If you believe the chatter, the only thing more compelling than the depth and breadth of Ryan Creary’s outdoor photography is that he could easily be the subject of most of it. Indeed the competent 42-year-old kayaker, mountain biker, and climber once had his sights set on a pro snowboard career—which moved him haltingly west from New Brunswick on Canada’s East Coast, through a university stint in Ontario (Honours Bachelor of Outdoor Recreation), to Whistler, British Columbia, on the other side of the country, where he spent eighteen months multi-sporting jobs in the terrain park, in a climbing gym, and as a mountain bike guide.
He followed that up with a year in Calgary as an outdoor recreation programmer by day and freestyle coach for the Alberta Snowboard Association by night. Somewhere in there he discovered photography and, by the millennium, was firmly on the other side of the lens. Here he quickly forged a signature friends-in-the-mountains style that began in the labyrinthine folds of the Rockies around Canmore, Alberta, where he lived for a decade, and continued from the more central base of Revelstoke, B.C., to which he moved in 2012 and expects to call home for a while.
Rather than being concerned only with a pretty picture—of which he nevertheless produces many stunning examples—Creary’s deep involvement in the sports that he documents frequently finds him training his eye directly on the subjects of these tableaux, capturing something ineffable about the act itself, whether it be a look of fear or focus, a pose of defeat or accomplishment, a pairing of hominid and his/her chosen tool.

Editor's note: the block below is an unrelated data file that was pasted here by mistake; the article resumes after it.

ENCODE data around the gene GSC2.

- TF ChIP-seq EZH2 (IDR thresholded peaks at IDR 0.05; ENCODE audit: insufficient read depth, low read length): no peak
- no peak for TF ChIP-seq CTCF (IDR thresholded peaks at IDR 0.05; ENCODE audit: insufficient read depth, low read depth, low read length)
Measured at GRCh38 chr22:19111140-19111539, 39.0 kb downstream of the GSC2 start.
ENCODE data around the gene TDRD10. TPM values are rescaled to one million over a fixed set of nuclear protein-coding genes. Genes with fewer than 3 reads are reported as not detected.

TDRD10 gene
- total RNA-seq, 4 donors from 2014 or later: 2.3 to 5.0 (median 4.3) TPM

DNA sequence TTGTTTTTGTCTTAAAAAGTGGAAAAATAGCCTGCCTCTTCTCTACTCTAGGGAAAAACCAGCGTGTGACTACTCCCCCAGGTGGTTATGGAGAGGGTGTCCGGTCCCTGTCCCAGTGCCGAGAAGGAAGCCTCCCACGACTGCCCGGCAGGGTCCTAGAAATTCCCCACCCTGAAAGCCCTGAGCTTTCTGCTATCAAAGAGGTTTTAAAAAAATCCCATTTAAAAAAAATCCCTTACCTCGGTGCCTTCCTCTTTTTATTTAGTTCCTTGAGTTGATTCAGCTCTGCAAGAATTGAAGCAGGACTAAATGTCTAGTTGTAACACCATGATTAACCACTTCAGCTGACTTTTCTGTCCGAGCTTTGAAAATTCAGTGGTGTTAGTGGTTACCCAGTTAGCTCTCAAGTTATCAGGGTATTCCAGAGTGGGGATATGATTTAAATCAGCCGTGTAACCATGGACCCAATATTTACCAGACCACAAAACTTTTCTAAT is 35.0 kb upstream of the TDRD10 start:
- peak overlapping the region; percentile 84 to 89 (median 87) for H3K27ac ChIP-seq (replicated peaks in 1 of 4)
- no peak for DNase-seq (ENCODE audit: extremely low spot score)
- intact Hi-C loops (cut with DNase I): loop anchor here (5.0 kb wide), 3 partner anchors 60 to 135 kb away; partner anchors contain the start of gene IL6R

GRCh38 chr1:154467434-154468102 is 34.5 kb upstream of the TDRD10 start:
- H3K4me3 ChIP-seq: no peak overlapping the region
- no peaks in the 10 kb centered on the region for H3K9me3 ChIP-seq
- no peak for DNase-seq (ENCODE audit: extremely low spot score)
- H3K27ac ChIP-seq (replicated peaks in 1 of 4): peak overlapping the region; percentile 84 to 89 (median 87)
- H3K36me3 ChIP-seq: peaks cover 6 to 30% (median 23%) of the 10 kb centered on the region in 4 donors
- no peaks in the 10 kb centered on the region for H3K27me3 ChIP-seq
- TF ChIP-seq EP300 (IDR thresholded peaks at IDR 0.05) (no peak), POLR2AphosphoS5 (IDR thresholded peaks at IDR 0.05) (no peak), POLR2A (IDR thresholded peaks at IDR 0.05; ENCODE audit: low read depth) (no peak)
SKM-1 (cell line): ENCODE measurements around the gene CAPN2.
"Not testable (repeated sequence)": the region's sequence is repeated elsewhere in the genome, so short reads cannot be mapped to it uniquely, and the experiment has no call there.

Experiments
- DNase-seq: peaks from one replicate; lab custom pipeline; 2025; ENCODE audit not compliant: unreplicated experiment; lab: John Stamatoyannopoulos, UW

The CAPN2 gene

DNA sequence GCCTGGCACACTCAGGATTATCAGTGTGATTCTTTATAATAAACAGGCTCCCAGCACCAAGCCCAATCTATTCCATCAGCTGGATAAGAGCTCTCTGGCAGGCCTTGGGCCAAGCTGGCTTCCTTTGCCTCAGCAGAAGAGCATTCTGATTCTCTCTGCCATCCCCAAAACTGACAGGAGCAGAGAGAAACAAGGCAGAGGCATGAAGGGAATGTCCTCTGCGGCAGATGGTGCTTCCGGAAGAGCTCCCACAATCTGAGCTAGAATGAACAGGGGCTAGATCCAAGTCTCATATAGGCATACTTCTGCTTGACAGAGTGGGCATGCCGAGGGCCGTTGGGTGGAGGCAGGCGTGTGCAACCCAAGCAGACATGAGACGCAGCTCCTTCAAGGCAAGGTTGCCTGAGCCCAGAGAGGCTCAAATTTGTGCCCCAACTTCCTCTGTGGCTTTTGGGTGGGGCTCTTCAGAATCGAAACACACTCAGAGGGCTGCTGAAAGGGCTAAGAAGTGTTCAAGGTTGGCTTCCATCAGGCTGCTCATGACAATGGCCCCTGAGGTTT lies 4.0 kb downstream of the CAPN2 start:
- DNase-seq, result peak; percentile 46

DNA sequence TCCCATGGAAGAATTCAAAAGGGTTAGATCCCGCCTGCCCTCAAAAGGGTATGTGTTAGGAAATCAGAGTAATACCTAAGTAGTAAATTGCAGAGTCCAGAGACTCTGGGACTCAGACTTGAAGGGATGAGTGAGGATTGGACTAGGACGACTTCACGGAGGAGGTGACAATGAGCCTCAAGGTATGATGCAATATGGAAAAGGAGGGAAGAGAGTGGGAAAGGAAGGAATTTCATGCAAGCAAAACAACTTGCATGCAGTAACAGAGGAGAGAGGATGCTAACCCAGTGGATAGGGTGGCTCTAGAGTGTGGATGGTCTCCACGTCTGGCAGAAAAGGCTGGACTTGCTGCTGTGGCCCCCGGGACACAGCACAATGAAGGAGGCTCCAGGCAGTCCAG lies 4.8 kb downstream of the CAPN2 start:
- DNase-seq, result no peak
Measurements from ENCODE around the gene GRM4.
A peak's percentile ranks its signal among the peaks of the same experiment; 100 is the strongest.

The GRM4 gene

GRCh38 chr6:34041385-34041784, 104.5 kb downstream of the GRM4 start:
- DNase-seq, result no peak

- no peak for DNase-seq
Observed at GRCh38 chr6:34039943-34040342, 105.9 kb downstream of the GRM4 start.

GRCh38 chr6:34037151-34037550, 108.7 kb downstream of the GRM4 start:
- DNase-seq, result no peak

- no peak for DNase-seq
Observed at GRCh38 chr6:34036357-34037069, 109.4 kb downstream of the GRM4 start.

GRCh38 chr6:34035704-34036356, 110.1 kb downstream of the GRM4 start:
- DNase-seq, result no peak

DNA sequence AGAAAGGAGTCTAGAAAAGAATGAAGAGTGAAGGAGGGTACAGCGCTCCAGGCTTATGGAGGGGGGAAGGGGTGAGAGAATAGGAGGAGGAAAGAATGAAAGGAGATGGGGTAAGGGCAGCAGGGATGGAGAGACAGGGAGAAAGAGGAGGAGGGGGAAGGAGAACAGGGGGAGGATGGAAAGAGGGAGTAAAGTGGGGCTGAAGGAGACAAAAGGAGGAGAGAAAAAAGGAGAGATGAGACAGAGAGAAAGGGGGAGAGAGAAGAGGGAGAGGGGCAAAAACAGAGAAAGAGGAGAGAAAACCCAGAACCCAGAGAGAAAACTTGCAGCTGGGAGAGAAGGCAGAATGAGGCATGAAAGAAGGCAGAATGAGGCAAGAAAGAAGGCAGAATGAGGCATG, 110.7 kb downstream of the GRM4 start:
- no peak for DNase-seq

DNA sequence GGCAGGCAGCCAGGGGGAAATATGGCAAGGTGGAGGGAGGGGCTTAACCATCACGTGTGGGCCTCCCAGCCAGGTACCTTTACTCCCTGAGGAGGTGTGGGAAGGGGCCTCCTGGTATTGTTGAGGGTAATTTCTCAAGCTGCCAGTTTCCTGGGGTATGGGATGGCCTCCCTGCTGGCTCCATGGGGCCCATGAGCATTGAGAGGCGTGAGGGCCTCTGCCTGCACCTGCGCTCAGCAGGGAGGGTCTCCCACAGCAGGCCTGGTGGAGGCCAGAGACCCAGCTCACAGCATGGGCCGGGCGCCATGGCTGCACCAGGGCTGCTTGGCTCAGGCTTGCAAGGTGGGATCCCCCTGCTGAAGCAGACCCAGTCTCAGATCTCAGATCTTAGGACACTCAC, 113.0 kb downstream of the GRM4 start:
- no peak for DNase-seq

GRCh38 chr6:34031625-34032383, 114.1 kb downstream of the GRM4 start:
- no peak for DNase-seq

Like most photographers of his generation, Creary has a strong passion for travel. Instead of relentlessly travelling the world as if his life and craft depended on it, however, he has proven more of a stay-at-home cultural documentarian, placing emphasis on the topography and tribes of his own backyard—the myriad ranges of western Canada. “As cliché as it is, I simply love where I live,” he says. “I’ve found the spot that feels like home and that brings me much happiness.”
It shows in his work, where both joy and grounding etch noticeable signatures. It is, in fact, Creary’s ranging so far, so widely, and so deeply into his backyard that defines the diversity of his experiential imagery—making him a true minister of the Interior.